Stricker's wife, Nicki, will carry his bag just as she did early in his career before having children. His regular caddie was given the week off because Stricker was a late addition to the Greenbrier field. Stricker is 14th in Ryder Cup points and hopes to make the U.S. team that will compete against Europe on Sept. 28-30 at Medinah. Stricker will go after his fourth straight John Deere Classic title next week in Silvis, Ill.

Phil Mickelson, who called conditions on Old White ''brutally difficult'' last year and missed the cut, will play Thursday and Friday alongside 2011 winner Scott Stallings and 2010 champion Stuart Appleby, who shot 59 in the final round to beat Jeff Overton by a stroke.

Last week's powerful wind storm damaged as many as 80 trees on Old White. One of them fell onto the back edge of the 16th green and knocked down a set of bleachers.

Volunteers and resort staff helped clear debris over the weekend.

''Just the amount of time and manpower it took to clean it up was amazing, absolutely amazing,'' Watson said. ''Sunday, it looked like it always has looked.''

The Greenbrier is known for its once-secret underground bunker built for Congress in case of nuclear attack during the Cold War. Justice said the bunker's vast emergency power system came in handy after the storm.

More than 680,000 customers in West Virginia lost power. Those outages were cut in half by midweek and Justice applauded utility company efforts to restore service to businesses catering to golf fans this week.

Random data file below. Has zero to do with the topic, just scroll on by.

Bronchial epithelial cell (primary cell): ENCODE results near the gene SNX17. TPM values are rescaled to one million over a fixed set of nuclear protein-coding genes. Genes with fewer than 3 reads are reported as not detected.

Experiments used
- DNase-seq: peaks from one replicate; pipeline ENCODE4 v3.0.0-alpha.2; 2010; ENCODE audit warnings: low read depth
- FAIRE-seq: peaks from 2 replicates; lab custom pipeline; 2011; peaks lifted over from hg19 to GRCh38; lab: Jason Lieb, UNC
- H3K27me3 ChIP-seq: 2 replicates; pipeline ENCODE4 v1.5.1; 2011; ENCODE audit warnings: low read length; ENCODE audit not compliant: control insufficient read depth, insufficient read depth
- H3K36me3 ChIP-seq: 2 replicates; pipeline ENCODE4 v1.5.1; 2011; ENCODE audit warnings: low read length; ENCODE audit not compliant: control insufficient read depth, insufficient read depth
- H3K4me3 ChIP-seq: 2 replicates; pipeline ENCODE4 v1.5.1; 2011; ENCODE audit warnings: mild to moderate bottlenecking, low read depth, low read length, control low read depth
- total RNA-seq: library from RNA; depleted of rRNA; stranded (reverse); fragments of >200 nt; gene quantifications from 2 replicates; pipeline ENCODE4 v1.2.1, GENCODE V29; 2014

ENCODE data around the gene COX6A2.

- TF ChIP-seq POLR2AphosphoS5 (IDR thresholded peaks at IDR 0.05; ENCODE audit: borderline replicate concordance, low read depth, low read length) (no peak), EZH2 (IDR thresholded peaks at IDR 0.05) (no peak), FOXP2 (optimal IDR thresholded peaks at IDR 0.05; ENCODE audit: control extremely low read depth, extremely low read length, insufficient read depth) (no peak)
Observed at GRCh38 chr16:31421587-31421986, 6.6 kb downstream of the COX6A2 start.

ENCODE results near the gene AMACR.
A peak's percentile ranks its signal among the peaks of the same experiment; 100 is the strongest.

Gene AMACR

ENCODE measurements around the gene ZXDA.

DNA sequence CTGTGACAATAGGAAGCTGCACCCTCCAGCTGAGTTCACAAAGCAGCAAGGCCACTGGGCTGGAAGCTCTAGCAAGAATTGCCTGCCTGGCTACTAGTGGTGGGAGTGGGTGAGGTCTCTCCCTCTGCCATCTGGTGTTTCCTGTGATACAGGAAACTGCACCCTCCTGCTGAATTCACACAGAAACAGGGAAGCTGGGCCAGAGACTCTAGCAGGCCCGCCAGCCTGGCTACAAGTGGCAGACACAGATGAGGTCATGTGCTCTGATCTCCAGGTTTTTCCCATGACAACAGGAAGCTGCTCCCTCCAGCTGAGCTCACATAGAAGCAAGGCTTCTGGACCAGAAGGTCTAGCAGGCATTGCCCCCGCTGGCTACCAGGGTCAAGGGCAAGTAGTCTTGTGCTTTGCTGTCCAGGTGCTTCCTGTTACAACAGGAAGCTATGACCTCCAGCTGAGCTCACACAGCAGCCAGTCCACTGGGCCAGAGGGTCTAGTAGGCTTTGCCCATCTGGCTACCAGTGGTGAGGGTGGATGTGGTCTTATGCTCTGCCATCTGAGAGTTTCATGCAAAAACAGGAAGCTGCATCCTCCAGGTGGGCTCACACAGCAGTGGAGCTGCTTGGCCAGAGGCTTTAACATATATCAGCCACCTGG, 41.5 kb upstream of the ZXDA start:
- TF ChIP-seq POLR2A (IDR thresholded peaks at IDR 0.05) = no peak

''You could have had an incredible disaster,'' Justice said. ''If you had had 300,000 people here and they couldn't get gas and they couldn't move and everything, and 100 degrees outside, you would have had a super disaster.

''So in a lot of ways, we have been very blessed.''

Ogilvy urges distance rollback of ball

By Golf Channel DigitalNovember 23, 2017, 8:49 pm

Add Geoff Ogilvy to the chorus of voices calling for a distance rollback of the golf ball.

In an interview before the start of the Emirates Australian Open, Ogilvy said a "time-out" is needed for governing bodies to deal with the issue.

"It's complete nonsense," he said, according to an Australian website. "In my career, it’s gone from 300 yards was a massive hit to you’re a shorter hitter on tour now, legitimately short. It’s changed the way we play great golf courses and that is the crime. It isn’t that the ball goes 400, that’s neither here nor there. It’s the fact the ball going 400 doesn’t makes Augusta work properly, it functions completely wrong.’’


Full-field scores from the Emirates Australian Open


Ogilvy used an example from American baseball to help get his point across to an Australian audience.

“Major League Baseball in America, they use wooden bats, and everywhere else in baseball they use aluminium bats,’’ he said. “And when the major leaguers use aluminium bats they don’t even have to touch it and it completely destroys their stadiums. It’s just comedy.

“That’s kind of what’s happened to us at least with the drivers of these big hitters; We’ve completely outgrown the stadiums. So do you rebuild every stadium in the world? That’s expensive. Or make the ball go shorter? It seems relatively simple from that perspective.’’

Ogilvy, an Australian who won the 2006 U.S. Open, said he believes there will be a rollback, but admitted it would be a "challenge" for manufacturers to produce a ball that flies shorter for pros but does not lose distance when struck by recreational players.

The golf world celebrates Thanksgiving